What is a revocable trust?
A revocable living trust is a trust created by a person during his or her lifetime and who retains the right to revoke, terminate or amend the trust. The trust is created by a written trust agreement between the person establishing the trust and the party to act as trustee. The person creating the trust, called the “Grantor,” usually acts as his or her own trustee.
A trust is called a “living trust” when the trust is activated by the Grantor transferring assets to the trust to be held by the trustee during the term of the trust. Placing assets in the trust is called “funding the trust.”
A revocable living trust is sometimes called an “inter vivos trust.” This term is used because the trust is active during the lifetime of the person setting up the trust.
Right to amend or change trust.
The person who creates the trust retains the right to amend, revoke or terminate the trust just as one has the ability to change or revoke a Last Will and Testament. It is easier to change the living trust since you avoid the formalities required in changing a Last Will and Testament.
The person who sets up the trust can act as his or her own trustee during their lifetime or until they become incapacitated. The trust agreement provides for the successor trustee, who is a person or bank named by the person setting up the trust.
Using a living trust permitas the use of a nonresident person as successor trustee. Thus, a son, daughter or an “in-law” that may reside in another state can be brought in to assist in managing the affairs without any concern that the probate court will not recognize such person, which could happen, depending upon the state of residency, if the estate was handled through the use of a Last Will and Testament.
Transfer of assets to trust.
To avoid probate, the person setting up the trust must transfer his or her assets to the trustee of the trust, which is usually the person who sets up the trust. See attached Schedule A. If the assets are not transferred to the trust, then the estate of the Grantor must be probated to transfer the assets to the trust and then on to the beneficiaries. After the assets are in the trust, the assets can be bought and sold just as before except you do this in your name, as trustee.
No additional income tax returns are required where a person acts as his or her own trustee and you continue to use your social security number.
Trust avoids probate.
If all of the assets of the person setting up the trust are in the trust at the time of death, the successor trustee named in the trust agreement immediately takes over, winds up the decedent’s affairs and distributes the assets in accordance with the trust terms. The trust agreement contains all of the provisions, which are normally in a Last Will and Testament. A very easy way to understand the use of a trust is to simply state that the trust, if funded, “leapfrogs” the entire probate process. The trust, by its terms, transfers the assets from the deceased person to the beneficiaries designated in the trust agreement without the lengthy probate process. This results in a considerable reduction in the time for administration and expense.
Trust avoids conservatorship.
Having the assets in a living trust can also avoid conservatorship proceedings. Thus, if a person is injured or has a stroke and the assets are in a living trust, the successor trustee named in the trust agreement takes over and handles all affairs until the person recovers or if death follows, winds up the affairs at death without going through the extensive and costly proceedings of conservatorship. There is no need to declare the person setting up the trust incompetent or for powers of attorney or temporary joint checking accounts.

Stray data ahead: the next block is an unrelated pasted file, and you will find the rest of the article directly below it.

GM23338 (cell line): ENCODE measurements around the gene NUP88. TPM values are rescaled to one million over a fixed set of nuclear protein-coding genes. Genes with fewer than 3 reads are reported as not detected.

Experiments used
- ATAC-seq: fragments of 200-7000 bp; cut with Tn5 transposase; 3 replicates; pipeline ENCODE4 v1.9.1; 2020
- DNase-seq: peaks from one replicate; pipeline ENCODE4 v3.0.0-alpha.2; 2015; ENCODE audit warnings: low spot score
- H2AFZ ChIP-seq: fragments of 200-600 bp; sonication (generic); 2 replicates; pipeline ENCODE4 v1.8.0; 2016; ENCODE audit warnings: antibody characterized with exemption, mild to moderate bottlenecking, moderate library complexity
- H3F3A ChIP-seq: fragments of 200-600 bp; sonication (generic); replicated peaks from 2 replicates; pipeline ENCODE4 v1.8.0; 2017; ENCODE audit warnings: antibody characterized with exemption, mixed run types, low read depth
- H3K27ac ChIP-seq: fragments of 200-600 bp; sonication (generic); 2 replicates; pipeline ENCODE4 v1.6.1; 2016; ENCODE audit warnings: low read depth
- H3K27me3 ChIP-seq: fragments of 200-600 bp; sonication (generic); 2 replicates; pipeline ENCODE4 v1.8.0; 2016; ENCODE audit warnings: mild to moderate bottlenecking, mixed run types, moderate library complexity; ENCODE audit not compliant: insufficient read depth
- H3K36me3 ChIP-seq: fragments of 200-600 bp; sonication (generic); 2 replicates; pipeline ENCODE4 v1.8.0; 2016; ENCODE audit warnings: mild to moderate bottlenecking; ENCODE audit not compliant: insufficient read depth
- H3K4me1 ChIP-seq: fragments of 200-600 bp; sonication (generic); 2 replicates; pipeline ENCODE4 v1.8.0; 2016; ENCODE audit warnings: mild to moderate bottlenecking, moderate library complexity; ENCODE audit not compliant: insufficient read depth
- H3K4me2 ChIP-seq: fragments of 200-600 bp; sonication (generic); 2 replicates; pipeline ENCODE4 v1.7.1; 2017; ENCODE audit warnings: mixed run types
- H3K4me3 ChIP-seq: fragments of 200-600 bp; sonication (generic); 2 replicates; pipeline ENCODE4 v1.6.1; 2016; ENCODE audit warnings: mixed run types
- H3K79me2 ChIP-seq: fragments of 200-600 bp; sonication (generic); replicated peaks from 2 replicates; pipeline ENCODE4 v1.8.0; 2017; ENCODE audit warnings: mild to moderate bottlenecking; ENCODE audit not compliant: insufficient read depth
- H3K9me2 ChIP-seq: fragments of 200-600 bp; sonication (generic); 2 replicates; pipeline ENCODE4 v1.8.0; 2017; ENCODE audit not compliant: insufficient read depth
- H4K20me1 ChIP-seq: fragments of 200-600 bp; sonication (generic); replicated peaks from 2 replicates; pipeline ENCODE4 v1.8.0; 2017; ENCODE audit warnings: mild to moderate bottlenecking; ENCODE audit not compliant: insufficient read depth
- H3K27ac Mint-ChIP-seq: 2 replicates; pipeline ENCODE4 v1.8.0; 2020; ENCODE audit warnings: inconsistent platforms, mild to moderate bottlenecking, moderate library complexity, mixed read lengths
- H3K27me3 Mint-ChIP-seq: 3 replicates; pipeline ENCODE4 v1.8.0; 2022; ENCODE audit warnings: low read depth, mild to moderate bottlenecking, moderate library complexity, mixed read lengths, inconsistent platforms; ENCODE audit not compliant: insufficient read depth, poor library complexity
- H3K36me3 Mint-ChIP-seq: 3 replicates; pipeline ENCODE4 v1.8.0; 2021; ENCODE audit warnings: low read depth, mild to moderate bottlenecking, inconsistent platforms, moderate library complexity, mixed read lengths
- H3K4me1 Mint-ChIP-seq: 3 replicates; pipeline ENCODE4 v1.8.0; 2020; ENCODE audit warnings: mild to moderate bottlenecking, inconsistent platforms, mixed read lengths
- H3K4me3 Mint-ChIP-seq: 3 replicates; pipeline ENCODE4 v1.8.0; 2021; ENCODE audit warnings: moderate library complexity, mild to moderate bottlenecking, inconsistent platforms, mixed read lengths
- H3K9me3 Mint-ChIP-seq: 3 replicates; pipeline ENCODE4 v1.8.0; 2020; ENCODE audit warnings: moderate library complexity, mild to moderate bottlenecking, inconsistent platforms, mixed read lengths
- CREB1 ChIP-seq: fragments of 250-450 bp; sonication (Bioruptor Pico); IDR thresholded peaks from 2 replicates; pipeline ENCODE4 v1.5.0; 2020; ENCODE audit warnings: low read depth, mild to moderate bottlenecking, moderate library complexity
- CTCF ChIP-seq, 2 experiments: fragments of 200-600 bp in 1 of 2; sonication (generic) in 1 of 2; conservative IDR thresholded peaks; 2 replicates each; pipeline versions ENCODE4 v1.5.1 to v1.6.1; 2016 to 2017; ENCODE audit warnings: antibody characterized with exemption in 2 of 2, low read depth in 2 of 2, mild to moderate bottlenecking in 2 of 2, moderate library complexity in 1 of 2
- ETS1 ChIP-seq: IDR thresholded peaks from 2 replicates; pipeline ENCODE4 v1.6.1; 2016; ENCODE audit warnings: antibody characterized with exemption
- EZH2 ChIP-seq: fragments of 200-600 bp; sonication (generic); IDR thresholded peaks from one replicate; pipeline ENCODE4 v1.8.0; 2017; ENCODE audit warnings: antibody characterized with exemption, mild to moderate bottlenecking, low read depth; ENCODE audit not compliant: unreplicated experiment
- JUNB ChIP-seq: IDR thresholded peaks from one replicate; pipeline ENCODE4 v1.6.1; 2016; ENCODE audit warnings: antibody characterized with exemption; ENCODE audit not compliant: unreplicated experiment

Income available to surviving spouse and beneficiaries.
Under a living trust, upon the death of the Grantor or person setting up the trust, the assets in the trust are immediately available to the survivors; thus, a surviving spouse knows what income is available for his or her use.
Shortens period of time to wind up the affairs.
Using a living trust rather than a Last Will and Testament will eliminate a number of filings in probate proceedings and reduce the time to wind up the affairs of a deceased person. See attached Schedule B. Tax returns, if required to be filed, are all handled by the successor trustee.
Costs of probate reduced.
It has been our experience, through many years of using living trusts, that the cost of transferring assets from one generation to the next through a living trust is substantially reduced.
Using a living trust ensures that all of the information with regard to the transfer of the assets remains confidential. The trust agreement, unlike a Last Will and Testament, does not need to be recorded in any public office.
Need for “Pourover Will”.
A Last Will and Testament is always executed by the Grantor, which provides that any assets which may be owned by the Grantor and not transferred to the trust during the lifetime of the Grantor will be transferred by the Executor under the Last Will and Testament of the Grantor to the trust. It is for this reason the Will has been called a “Pourover Will.”
Estate and inheritance tax exemptions.
Beginning January 1, 2019, if the total estate of an individual is less than $11,400,000 and that individual is a resident of the State of Iowa and leaves all their property to family members, there is no federal estate tax or Iowa inheritance tax.
Size of estates using living trusts.
Living trusts are not necessarily for large estates. They are used by individuals with a small amount of assets in order to avoid the cost of probate and avoid conservatorships. We have utilized the living trust in which the assets were less than $100,000 to avoid Iowa probate and provide for immediate distribution on death when all the heirs lived outside of Iowa.